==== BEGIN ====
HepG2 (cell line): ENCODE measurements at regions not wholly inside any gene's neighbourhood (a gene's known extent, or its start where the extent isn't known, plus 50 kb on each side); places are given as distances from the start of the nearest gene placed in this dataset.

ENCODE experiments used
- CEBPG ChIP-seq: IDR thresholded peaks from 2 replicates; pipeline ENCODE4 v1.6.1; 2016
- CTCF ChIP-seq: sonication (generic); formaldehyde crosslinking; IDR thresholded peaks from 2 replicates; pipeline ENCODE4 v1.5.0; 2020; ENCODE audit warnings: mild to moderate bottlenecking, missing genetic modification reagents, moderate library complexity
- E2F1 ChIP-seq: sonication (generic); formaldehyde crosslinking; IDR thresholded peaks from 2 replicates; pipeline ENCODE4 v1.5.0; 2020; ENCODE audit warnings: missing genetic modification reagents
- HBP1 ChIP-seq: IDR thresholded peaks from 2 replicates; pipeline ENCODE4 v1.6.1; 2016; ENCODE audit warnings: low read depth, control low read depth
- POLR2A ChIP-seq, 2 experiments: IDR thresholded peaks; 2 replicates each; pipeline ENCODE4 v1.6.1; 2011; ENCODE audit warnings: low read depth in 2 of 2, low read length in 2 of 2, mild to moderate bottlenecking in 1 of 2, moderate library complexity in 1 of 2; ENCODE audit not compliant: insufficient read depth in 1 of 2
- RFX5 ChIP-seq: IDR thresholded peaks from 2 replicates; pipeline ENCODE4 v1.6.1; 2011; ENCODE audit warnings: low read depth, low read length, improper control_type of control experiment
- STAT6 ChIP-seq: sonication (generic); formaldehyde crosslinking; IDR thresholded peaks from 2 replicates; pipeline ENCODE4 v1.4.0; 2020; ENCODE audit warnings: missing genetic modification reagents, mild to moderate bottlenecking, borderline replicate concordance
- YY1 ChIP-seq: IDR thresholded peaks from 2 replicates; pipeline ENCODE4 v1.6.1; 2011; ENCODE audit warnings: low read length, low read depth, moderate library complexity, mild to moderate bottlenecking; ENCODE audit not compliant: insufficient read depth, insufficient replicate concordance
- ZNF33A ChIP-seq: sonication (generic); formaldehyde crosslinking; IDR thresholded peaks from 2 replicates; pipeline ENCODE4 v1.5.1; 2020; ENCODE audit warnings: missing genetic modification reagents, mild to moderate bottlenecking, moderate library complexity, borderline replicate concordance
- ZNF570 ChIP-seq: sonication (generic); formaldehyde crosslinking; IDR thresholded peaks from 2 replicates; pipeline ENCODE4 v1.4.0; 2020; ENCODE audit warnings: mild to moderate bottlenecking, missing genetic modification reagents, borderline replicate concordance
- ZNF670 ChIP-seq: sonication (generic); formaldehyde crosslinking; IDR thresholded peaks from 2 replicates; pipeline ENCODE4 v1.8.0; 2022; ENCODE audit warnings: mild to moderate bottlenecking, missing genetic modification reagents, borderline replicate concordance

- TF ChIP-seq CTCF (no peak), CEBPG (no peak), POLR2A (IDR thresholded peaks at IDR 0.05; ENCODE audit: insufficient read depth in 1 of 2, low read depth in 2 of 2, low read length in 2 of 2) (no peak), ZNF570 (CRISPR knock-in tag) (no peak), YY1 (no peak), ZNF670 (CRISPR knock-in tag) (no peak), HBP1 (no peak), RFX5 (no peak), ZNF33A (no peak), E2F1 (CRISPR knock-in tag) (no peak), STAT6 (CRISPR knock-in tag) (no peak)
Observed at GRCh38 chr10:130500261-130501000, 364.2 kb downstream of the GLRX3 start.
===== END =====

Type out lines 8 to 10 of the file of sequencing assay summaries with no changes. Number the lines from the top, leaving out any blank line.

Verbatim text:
- RFX5 ChIP-seq: IDR thresholded peaks from 2 replicates; pipeline ENCODE4 v1.6.1; 2011; ENCODE audit warnings: low read depth, low read length, improper control_type of control experiment
- STAT6 ChIP-seq: sonication (generic); formaldehyde crosslinking; IDR thresholded peaks from 2 replicates; pipeline ENCODE4 v1.4.0; 2020; ENCODE audit warnings: missing genetic modification reagents, mild to moderate bottlenecking, borderline replicate concordance
- YY1 ChIP-seq: IDR thresholded peaks from 2 replicates; pipeline ENCODE4 v1.6.1; 2011; ENCODE audit warnings: low read length, low read depth, moderate library complexity, mild to moderate bottlenecking; ENCODE audit not compliant: insufficient read depth, insufficient replicate concordance